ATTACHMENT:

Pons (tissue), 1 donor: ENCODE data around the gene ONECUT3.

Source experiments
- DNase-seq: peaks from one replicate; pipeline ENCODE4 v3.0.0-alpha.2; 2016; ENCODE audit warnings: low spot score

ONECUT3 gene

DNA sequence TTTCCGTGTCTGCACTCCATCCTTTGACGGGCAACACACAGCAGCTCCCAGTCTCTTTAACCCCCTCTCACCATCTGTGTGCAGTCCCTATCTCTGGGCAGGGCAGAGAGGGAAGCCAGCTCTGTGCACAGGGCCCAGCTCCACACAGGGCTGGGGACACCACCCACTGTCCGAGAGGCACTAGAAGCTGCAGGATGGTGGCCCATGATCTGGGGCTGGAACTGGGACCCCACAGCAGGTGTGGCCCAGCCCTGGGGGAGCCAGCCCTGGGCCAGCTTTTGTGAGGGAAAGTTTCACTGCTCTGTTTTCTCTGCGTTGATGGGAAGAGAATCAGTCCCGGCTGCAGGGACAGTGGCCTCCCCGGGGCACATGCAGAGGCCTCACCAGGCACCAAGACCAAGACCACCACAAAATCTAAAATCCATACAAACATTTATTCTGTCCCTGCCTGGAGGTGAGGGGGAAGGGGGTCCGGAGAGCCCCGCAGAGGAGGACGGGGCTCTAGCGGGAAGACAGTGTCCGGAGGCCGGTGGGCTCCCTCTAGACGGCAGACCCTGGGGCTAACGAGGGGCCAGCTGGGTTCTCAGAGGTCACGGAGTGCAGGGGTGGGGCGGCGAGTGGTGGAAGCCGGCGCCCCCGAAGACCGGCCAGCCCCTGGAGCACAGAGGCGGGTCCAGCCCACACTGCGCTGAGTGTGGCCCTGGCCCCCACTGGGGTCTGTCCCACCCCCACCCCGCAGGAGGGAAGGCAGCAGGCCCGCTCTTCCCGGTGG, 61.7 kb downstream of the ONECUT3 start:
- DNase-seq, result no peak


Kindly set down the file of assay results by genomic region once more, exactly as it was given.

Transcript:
Pons (tissue), 1 donor: ENCODE data around the gene ONECUT3.

Source experiments
- DNase-seq: peaks from one replicate; pipeline ENCODE4 v3.0.0-alpha.2; 2016; ENCODE audit warnings: low spot score

ONECUT3 gene

DNA sequence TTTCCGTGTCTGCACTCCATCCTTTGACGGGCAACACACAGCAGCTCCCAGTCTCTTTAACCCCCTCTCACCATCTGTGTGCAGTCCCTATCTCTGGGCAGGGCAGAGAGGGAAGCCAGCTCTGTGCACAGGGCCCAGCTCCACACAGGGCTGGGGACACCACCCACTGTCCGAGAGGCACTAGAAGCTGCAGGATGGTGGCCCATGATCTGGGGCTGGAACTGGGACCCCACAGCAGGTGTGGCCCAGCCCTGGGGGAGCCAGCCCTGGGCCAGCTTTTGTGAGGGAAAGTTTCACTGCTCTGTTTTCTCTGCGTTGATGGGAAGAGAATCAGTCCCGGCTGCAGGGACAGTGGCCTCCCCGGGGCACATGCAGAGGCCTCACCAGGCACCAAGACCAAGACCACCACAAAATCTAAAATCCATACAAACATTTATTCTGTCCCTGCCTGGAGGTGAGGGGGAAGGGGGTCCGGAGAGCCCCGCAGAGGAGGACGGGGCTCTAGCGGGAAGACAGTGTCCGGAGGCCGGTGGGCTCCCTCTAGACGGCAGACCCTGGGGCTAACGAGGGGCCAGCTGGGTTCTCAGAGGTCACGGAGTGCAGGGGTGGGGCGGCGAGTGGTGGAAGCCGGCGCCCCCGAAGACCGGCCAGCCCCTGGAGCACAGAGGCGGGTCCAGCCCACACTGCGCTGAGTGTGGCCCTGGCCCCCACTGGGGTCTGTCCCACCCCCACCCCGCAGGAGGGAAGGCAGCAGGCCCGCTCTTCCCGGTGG, 61.7 kb downstream of the ONECUT3 start:
- DNase-seq, result no peak